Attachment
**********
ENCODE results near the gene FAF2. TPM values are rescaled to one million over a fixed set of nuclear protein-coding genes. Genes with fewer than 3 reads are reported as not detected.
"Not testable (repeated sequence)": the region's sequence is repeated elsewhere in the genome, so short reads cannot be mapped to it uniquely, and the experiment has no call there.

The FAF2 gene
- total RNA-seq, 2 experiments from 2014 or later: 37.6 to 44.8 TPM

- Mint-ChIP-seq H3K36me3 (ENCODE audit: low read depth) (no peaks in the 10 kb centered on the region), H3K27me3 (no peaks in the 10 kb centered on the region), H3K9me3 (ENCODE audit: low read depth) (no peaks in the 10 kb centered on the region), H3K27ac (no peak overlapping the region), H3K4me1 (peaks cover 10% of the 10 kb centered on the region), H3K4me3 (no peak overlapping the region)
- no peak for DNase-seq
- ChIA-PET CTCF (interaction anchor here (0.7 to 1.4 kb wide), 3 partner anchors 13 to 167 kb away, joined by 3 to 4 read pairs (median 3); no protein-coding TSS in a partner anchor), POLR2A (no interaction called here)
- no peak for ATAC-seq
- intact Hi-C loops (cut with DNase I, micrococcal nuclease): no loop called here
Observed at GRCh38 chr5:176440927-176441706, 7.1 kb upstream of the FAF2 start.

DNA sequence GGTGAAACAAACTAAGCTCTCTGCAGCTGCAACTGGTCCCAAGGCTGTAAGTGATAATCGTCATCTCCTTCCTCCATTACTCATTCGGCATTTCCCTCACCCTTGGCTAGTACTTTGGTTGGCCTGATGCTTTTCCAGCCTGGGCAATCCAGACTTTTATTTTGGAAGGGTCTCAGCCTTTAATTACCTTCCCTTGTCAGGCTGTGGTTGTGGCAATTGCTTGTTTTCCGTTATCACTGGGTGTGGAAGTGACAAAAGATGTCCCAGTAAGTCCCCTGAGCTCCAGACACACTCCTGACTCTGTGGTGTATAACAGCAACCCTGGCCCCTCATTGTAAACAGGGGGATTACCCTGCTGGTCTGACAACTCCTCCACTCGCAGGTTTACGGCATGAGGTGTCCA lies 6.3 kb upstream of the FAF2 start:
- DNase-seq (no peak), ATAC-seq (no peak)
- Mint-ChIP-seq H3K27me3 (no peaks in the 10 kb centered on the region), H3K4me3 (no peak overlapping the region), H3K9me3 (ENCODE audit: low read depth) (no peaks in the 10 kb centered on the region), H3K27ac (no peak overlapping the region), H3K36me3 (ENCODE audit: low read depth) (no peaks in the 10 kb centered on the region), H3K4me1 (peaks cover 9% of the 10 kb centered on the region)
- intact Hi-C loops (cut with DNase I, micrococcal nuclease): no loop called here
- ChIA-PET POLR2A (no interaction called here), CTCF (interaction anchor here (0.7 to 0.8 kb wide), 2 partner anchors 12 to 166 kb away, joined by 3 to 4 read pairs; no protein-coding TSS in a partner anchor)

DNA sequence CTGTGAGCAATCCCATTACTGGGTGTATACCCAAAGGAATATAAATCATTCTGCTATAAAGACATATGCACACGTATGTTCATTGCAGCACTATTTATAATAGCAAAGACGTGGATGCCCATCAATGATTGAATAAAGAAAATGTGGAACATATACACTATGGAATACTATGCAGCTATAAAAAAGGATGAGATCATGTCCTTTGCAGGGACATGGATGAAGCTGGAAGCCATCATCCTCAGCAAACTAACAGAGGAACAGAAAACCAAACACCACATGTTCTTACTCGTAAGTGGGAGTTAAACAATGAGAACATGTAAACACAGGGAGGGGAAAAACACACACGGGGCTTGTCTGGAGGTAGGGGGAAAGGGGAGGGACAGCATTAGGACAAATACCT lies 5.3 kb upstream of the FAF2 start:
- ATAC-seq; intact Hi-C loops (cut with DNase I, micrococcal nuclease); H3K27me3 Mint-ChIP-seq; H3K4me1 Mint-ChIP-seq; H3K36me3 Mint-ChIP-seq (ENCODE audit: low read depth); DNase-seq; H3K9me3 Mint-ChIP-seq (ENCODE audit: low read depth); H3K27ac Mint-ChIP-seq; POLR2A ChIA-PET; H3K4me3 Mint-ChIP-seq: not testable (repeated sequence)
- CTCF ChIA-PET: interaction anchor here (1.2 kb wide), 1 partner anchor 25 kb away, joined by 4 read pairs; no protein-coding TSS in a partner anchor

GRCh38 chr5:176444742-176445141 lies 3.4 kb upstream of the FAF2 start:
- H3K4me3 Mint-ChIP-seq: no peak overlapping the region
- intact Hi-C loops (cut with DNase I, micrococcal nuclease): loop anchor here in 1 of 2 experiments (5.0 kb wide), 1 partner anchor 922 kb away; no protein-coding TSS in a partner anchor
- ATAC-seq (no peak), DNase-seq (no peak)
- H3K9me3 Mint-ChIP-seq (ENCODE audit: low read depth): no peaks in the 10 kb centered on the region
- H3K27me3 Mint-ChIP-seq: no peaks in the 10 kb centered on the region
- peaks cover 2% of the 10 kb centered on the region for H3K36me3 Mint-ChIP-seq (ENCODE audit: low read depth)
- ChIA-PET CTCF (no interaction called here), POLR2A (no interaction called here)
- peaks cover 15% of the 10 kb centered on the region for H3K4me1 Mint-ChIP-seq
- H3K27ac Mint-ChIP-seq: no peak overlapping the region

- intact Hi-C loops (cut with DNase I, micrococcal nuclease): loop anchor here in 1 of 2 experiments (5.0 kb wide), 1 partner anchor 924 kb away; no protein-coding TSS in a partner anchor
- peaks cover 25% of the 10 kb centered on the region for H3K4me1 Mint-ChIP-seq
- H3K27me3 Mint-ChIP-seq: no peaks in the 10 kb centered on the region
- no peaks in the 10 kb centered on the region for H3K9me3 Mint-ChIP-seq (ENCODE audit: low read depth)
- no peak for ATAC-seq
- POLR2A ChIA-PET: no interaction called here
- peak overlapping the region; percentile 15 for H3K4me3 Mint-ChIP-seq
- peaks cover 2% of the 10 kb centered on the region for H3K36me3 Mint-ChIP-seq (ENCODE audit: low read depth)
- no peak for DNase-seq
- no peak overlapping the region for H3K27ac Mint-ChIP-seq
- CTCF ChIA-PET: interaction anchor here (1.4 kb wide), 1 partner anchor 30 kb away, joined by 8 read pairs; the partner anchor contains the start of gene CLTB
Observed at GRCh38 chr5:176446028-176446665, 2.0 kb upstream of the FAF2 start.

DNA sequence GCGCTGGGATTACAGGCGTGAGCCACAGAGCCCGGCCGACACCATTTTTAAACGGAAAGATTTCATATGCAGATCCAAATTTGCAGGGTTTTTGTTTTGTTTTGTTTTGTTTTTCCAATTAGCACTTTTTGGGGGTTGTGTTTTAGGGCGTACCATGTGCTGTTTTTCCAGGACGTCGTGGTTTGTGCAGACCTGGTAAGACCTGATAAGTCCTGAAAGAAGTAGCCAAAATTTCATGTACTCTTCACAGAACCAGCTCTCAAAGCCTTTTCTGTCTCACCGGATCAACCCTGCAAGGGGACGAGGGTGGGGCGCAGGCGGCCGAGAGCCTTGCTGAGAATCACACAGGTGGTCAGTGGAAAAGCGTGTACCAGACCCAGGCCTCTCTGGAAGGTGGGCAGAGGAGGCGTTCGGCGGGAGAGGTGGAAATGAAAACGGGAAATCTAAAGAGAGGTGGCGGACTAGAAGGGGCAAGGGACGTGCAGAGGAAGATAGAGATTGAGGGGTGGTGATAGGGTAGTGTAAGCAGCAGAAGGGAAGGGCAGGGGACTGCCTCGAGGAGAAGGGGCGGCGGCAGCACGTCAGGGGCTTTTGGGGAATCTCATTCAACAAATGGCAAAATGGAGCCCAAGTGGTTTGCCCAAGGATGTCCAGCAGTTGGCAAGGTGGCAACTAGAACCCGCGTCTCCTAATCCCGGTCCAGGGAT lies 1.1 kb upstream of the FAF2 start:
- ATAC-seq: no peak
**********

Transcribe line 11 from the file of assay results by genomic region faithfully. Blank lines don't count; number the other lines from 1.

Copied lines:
DNA sequence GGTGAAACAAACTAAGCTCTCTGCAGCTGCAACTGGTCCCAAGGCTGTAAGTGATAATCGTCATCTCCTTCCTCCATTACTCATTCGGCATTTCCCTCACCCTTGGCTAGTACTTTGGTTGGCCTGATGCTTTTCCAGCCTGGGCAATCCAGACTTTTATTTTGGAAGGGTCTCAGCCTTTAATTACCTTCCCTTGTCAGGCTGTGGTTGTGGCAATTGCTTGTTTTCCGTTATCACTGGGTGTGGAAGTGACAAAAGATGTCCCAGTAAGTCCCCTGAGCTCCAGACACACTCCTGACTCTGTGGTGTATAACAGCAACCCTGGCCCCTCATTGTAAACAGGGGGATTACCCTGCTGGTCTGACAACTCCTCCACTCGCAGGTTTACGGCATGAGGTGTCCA lies 6.3 kb upstream of the FAF2 start: